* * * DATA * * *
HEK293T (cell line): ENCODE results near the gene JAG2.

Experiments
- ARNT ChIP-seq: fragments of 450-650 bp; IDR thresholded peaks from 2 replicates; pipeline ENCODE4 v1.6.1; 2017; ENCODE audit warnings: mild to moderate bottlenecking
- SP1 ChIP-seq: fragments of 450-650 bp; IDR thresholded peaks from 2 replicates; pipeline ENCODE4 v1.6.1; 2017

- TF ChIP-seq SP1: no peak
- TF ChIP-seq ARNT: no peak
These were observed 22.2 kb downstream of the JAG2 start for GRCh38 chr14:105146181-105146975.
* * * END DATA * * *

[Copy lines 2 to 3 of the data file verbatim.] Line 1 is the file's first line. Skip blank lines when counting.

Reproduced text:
Experiments
- ARNT ChIP-seq: fragments of 450-650 bp; IDR thresholded peaks from 2 replicates; pipeline ENCODE4 v1.6.1; 2017; ENCODE audit warnings: mild to moderate bottlenecking